The town of Hermanus is only a 1.5 hour’s drive from Cape Town and arguably offers the best land-based whale watching in the world, making this seaside town the whale capital of South Africa. Spend some time gazing out to see over Walker Bay and you’re sure to spot a whale or two.

There are around 3,000 shipwrecks off the coast of South Africa

It’s been estimated there are around 3,000 shipwrecks off the coast of South Africa. The 3,000km of coastline, including the infamous Cape of Good Hope and the coastline of the Eastern Cape, have been claiming seafaring victims for centuries. All shipwrecks are now protected under South African law.

Modern humans probably originated right here

This might be of interest to some of our future and current palaeontologists and historians. Did you know that there were fossilised bones which formed a part of our human evolutionary chain dating back more than 2.5 million years found in a limestone cave just outside Johannesburg? There were also tools found in the Sterkfontein Caves which were believed to be used more than 1.8 million years ago. All these discoveries are hard evidence that modern humans probably originated on the African continent.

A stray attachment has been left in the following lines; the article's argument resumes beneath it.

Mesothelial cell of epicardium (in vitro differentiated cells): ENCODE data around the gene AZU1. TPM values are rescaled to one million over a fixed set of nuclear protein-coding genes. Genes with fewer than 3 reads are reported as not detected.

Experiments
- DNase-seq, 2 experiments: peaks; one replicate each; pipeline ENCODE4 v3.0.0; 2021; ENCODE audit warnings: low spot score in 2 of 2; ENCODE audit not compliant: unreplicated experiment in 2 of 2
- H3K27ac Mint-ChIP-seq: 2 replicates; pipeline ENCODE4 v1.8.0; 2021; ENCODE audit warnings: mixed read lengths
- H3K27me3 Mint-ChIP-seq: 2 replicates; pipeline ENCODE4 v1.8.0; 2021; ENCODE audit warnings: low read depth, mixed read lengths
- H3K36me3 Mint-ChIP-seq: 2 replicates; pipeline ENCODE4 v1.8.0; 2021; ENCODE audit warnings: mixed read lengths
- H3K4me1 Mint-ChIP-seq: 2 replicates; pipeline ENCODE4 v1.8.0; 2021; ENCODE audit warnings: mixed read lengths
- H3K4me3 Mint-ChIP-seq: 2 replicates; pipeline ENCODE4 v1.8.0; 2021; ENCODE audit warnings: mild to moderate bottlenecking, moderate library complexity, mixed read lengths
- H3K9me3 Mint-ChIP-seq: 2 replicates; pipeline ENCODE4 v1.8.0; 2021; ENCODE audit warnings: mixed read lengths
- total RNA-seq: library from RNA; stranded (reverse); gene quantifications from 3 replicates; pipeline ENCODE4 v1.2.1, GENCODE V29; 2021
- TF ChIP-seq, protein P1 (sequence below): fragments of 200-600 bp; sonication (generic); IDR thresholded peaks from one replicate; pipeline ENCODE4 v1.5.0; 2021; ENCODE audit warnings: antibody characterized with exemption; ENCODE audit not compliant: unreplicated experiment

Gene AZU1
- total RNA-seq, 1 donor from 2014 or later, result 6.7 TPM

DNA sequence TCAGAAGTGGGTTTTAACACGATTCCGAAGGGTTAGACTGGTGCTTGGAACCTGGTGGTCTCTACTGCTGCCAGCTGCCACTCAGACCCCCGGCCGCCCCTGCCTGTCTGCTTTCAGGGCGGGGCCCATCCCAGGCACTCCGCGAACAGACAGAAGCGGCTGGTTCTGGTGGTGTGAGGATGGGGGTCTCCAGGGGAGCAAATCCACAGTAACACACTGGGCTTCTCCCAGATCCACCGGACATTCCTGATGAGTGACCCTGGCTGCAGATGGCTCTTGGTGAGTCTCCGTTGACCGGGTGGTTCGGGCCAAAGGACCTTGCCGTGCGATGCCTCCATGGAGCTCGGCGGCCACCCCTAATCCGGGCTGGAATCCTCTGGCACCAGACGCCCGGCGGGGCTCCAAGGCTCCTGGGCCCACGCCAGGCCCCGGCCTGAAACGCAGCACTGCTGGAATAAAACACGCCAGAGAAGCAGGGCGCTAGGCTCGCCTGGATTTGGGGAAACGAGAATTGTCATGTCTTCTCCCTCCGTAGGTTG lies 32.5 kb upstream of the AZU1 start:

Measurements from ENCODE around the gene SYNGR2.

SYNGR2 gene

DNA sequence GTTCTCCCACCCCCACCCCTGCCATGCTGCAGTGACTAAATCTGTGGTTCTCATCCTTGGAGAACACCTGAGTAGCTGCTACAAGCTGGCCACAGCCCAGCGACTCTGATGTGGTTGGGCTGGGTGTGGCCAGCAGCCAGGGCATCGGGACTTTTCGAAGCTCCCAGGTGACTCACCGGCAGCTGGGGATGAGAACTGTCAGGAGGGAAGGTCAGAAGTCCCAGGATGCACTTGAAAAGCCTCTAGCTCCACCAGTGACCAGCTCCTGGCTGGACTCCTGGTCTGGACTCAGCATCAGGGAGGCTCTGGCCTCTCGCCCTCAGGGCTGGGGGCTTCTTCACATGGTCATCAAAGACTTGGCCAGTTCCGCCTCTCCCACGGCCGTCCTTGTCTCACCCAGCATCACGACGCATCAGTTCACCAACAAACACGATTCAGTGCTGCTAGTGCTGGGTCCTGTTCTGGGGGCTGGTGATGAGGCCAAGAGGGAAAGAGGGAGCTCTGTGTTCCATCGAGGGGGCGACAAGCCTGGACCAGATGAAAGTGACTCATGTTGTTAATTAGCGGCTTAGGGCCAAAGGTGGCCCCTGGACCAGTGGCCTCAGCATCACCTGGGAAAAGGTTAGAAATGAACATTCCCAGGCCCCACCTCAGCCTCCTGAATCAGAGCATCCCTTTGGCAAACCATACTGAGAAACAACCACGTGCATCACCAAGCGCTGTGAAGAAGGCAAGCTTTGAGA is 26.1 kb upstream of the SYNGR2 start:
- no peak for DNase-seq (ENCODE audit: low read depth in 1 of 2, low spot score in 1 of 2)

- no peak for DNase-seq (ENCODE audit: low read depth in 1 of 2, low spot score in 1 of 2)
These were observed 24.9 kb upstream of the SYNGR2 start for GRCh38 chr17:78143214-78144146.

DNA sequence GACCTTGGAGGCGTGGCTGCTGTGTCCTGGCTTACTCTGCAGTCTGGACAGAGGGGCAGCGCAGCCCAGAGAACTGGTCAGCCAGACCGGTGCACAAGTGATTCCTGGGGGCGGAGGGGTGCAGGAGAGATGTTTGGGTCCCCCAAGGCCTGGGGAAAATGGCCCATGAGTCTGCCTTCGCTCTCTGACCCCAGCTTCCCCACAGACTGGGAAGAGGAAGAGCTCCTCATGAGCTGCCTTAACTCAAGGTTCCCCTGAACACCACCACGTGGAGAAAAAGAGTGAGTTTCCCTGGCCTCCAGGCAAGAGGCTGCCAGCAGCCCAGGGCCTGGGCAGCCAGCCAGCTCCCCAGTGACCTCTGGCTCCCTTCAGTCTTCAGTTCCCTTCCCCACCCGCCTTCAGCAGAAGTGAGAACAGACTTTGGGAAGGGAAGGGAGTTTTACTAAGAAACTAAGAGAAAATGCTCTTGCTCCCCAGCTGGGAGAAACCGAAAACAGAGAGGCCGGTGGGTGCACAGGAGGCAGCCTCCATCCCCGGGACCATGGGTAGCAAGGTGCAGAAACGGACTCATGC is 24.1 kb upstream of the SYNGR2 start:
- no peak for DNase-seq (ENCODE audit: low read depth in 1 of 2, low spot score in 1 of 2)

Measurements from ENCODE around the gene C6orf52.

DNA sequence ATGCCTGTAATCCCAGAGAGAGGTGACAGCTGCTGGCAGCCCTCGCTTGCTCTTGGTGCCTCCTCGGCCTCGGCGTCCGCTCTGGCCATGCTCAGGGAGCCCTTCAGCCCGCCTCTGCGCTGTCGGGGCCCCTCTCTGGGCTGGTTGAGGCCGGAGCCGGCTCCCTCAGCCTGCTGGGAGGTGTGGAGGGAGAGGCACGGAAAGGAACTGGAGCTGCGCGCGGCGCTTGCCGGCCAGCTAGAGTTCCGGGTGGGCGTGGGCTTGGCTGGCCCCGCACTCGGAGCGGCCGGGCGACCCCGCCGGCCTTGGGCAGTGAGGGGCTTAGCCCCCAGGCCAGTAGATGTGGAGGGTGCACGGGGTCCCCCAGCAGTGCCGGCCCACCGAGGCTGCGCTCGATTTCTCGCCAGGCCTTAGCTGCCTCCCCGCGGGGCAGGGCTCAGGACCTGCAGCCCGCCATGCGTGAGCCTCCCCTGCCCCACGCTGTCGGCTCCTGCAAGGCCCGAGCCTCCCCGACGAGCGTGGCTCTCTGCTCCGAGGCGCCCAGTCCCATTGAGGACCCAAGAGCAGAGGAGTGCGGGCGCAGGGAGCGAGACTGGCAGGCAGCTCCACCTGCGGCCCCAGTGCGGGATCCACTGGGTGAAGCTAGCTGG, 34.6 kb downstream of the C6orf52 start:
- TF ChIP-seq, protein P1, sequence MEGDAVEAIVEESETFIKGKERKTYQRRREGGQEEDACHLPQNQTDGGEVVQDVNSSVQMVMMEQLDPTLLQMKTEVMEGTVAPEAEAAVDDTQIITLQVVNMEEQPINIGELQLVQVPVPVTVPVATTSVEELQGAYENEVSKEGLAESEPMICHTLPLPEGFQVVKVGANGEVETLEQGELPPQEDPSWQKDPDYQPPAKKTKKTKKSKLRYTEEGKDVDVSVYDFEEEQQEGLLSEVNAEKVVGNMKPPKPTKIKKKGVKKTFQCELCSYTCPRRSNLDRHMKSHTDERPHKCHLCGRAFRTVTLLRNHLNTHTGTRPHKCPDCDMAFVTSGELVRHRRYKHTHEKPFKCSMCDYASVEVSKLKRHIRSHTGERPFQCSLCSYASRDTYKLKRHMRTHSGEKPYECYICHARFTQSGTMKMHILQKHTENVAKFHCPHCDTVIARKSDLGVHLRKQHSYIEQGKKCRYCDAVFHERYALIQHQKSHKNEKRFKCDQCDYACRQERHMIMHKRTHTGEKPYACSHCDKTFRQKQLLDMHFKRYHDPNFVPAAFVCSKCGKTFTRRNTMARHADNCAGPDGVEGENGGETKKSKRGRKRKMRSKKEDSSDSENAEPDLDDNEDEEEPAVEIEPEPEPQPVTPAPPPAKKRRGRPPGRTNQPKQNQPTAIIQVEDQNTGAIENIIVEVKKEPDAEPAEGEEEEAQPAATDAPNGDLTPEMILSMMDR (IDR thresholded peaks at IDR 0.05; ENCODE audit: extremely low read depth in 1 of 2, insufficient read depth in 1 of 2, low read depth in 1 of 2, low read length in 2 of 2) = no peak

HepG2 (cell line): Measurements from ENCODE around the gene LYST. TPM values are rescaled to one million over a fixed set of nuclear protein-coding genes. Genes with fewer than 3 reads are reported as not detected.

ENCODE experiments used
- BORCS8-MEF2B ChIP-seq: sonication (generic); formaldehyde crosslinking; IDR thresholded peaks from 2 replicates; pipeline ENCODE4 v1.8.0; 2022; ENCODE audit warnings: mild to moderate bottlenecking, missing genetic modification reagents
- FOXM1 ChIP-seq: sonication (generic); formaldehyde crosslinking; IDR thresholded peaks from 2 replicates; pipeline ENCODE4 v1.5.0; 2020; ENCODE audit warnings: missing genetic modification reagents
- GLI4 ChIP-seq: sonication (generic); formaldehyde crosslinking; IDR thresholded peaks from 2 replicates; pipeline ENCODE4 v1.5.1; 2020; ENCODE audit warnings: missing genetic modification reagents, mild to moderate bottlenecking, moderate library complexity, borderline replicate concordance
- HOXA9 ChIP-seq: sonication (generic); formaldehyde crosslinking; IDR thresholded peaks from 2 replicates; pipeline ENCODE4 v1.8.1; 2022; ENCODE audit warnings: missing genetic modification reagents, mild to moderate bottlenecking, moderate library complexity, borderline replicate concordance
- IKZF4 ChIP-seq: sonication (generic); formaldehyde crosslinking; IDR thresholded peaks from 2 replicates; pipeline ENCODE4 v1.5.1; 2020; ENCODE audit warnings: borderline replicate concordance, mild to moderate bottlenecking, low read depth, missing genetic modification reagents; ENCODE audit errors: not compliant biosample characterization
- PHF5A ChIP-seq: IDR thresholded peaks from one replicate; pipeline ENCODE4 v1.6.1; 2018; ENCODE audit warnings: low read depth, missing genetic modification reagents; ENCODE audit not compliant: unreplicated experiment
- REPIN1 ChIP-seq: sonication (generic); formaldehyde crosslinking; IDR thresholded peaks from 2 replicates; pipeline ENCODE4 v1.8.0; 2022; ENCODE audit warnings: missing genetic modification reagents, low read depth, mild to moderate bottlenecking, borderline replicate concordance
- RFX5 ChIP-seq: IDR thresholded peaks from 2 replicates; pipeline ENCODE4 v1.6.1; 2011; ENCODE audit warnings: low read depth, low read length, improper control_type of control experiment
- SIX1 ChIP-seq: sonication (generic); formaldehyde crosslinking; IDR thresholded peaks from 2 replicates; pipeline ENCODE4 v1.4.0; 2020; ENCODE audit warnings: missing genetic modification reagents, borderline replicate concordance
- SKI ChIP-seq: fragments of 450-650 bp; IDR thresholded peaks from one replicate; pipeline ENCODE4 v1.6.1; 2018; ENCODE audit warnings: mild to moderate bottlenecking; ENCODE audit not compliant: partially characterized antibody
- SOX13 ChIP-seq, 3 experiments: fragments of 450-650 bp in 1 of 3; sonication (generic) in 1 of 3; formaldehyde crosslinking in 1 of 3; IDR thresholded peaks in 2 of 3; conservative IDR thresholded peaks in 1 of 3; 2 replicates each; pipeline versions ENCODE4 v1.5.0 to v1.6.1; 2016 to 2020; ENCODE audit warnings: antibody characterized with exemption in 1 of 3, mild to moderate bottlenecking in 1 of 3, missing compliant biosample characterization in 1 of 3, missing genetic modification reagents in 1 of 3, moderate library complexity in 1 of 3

South Africa, in 2006, was the first African country and the fifth country in the world to recognise same sex marriage

Same-sex marriage in South Africa has been legal since the Civil Union Act came into force on 30 November 2006. The decision of the Constitutional Court in the case of Minister of Home Affairs v Fourie on 1 December 2005 extended the common-law definition of marriage to include same-sex spouses—as the Constitution of South Africa guarantees equal protection before the law to all citizens regardless of sexual orientation—and gave Parliament one year to rectify the inequality in the marriage statutes. On 14 November 2006, the National Assembly passed a law allowing same-sex couples to legally solemnise their union 229 to 41, which was subsequently approved by the National Council of Provinces on 28 November in a 36 to 11 vote, and the law came into effect two days later.